Going off the beaten track and the most popular conferences in Western Europe lets you have a different prospective, meet very skilled DevOps and challenge your technical knowledge. Very glad to talk about “MySQL on the cloud, from virtual machines to serverless options” at the DevOpsConf Russia in Moscow.
Very happy that my post on RDS & MySQL minor versions (and how to speed up RDS MySQL upgrades) went live today on the Percona Community Blog. You can read the entire post here.
Vorerst sind Serverless-Datenbanken noch ein großes Fragezeichen is the (German) title of the interwiew I recently had with Jaxenter about relational databases and DevOps. You can find my answers here.
Last week I wrote a post on enabling KMS encryption for a running Amazon RDS instance for the Open Source Database Community Blog of Percona . Glad to share with the amazing Percona community how at Funambol we encrypted dozens of Amazon RDS instances without significant downtime. You can read the post here.
Here are the abstract and the slides of my talk “Do not press that Button: Operational Challenges of relational Databases on the Cloud” at the DevOps Conference 2018 in Berlin this week.
You can find the full interview on JAXenter.
According to the Amazon documentation, many users never pay for automated backups and DB Snapshots
There is no additional charge for backup storage, up to 100% of your total database storage for a region. (Based upon our experience as database administrators, the vast majority of databases require less raw storage for a backup than for the primary dataset, meaning that most customers will never pay for backup storage.)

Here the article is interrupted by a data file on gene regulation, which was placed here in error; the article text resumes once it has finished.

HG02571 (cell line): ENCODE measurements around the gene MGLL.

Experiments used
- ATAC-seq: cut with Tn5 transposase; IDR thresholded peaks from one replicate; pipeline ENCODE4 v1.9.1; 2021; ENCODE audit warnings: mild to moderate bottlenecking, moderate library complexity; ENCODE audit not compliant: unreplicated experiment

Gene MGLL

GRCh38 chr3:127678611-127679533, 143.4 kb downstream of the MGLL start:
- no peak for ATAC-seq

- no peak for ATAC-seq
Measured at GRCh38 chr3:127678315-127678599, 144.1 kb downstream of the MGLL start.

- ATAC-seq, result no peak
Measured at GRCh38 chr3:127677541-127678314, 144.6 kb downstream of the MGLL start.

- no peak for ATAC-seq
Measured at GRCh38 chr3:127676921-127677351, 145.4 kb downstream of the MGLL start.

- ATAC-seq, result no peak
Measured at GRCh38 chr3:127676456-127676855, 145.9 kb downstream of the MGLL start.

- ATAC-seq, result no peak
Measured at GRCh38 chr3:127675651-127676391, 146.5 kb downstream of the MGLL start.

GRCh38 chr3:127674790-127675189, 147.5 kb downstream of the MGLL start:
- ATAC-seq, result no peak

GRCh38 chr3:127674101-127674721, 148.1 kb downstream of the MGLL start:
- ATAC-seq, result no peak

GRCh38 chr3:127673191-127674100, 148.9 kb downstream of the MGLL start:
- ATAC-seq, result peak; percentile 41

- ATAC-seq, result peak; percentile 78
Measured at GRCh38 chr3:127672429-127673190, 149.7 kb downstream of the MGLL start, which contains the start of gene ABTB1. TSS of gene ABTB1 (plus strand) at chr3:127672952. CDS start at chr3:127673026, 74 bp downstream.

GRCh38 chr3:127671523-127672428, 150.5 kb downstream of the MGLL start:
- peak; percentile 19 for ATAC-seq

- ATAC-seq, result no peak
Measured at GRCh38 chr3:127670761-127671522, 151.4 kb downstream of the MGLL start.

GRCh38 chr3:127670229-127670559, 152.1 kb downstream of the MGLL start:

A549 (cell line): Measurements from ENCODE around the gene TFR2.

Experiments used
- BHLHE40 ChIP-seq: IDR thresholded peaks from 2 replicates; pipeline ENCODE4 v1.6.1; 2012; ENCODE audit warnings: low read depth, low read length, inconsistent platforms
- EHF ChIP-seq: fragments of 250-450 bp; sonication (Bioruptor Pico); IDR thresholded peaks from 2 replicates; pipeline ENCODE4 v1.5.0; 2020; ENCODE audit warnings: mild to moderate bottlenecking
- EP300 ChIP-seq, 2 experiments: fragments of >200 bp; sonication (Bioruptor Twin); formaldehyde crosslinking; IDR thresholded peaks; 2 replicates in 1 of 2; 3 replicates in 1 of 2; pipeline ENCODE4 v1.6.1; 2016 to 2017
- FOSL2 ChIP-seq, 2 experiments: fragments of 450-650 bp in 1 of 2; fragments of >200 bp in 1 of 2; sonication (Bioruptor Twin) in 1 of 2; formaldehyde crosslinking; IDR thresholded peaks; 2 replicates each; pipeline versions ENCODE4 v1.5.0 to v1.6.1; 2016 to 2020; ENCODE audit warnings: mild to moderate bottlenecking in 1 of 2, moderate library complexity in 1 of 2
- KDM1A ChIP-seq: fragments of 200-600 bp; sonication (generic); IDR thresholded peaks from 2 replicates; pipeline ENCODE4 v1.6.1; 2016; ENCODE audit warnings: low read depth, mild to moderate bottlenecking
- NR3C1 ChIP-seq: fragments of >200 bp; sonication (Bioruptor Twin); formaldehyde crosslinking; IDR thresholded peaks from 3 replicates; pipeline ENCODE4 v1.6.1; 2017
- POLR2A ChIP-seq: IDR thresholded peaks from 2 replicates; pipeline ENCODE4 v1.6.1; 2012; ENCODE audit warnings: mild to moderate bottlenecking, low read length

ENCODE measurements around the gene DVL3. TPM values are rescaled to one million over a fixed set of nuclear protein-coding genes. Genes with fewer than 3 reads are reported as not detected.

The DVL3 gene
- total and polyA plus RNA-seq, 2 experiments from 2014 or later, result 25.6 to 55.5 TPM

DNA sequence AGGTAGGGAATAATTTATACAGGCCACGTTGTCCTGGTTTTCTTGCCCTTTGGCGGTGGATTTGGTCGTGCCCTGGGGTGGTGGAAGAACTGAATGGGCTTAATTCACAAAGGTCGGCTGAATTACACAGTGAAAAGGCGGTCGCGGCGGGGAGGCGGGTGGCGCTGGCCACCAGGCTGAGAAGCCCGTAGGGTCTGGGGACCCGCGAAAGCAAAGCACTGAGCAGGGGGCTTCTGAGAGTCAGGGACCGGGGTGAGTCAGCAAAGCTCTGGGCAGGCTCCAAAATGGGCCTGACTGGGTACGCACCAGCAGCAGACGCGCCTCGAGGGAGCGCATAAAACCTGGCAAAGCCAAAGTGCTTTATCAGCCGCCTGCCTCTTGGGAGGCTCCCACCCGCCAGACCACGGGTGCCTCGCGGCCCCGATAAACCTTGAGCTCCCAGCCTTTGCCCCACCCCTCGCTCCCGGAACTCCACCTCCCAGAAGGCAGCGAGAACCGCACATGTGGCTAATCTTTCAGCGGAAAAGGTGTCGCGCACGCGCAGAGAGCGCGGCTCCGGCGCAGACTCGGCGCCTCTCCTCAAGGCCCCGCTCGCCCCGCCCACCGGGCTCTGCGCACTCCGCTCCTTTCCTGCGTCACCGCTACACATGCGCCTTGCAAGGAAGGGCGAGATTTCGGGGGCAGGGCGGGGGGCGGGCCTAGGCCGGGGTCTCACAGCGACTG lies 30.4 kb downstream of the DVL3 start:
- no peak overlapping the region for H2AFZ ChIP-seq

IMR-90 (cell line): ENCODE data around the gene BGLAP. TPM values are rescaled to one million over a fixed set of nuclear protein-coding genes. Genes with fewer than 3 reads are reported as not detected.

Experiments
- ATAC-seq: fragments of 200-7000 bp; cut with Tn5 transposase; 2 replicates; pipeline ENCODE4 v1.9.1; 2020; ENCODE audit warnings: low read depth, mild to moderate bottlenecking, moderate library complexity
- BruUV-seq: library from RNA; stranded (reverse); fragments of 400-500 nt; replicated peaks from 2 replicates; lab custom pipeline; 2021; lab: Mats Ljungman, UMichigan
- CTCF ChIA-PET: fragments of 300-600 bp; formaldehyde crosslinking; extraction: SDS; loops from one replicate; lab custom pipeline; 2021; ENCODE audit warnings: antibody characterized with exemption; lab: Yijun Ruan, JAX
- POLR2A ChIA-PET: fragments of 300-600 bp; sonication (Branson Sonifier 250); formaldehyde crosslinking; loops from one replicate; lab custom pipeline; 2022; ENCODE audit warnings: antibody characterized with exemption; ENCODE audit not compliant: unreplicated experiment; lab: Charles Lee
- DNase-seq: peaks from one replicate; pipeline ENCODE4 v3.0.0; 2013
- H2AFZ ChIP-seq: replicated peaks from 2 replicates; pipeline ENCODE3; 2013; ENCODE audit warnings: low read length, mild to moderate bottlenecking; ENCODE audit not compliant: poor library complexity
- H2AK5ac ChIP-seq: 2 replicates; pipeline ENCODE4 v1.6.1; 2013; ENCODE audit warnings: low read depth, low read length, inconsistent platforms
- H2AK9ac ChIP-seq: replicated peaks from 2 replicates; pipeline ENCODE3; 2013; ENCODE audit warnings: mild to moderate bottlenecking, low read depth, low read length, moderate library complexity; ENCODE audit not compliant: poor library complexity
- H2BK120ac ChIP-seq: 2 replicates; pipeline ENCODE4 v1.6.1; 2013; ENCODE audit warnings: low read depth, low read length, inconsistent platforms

But what if you are not one a lucky one? How do you know if you can increase the retention period of a RDS instance without ending up paying for extra storage? Or how much do you need to reduce your retention period to use only the (free) quota?
Here it gets tricky: there is no API to find out the total size of your backups or snapshots and there is nothing available in the console either.
As snapshots are incremental, it is really down to the activity of your database and it might be quite hard to predict the storage extra you are going to pay at the end of the month if you have a fixed retention or some business requirements on manual snapshots.
Sometime it might even be better to allocate more storage to the RDS instances in the region – and have access as well to higher IOPS on standard SSD storage – than simply pay for the extra storage of the snapshots.
But how can you figure out the best balance to take advantage of the free storage or forecast your backup storage? There is no direct way to find it out but you can estimate the cost – and so indirectly the size – by running a billing report.
Billing report and backup usage information
You can get a billing report from the console going to the Billing & Cost Management and:
- select “Reports”
- choose “AWS Usage Report”
- select “Amazon RDS Service”
- specify time period and granularity
- download report in XML or CVS format.
- open the report and check the “TotalBackupUsage” and “ChargedBackupUsage”
Knowing now the cost and the AWS S3 pricing for your region, you can now determine the storage.
How can I automate the process?
You can generate and have a Hourly Cost Allocation Report delivered automatically to a S3 bucket and process the information and create your alarms and logic accordingly.
For more information see the Monthly Cost Allocation Report page
I am very excited to attend this year the DevOps Conference in Berlin and present the session “Do not press that button: operational challenges of relational databases on the cloud”. You can find the abstract here. Looking forward to DevOpsCon in May!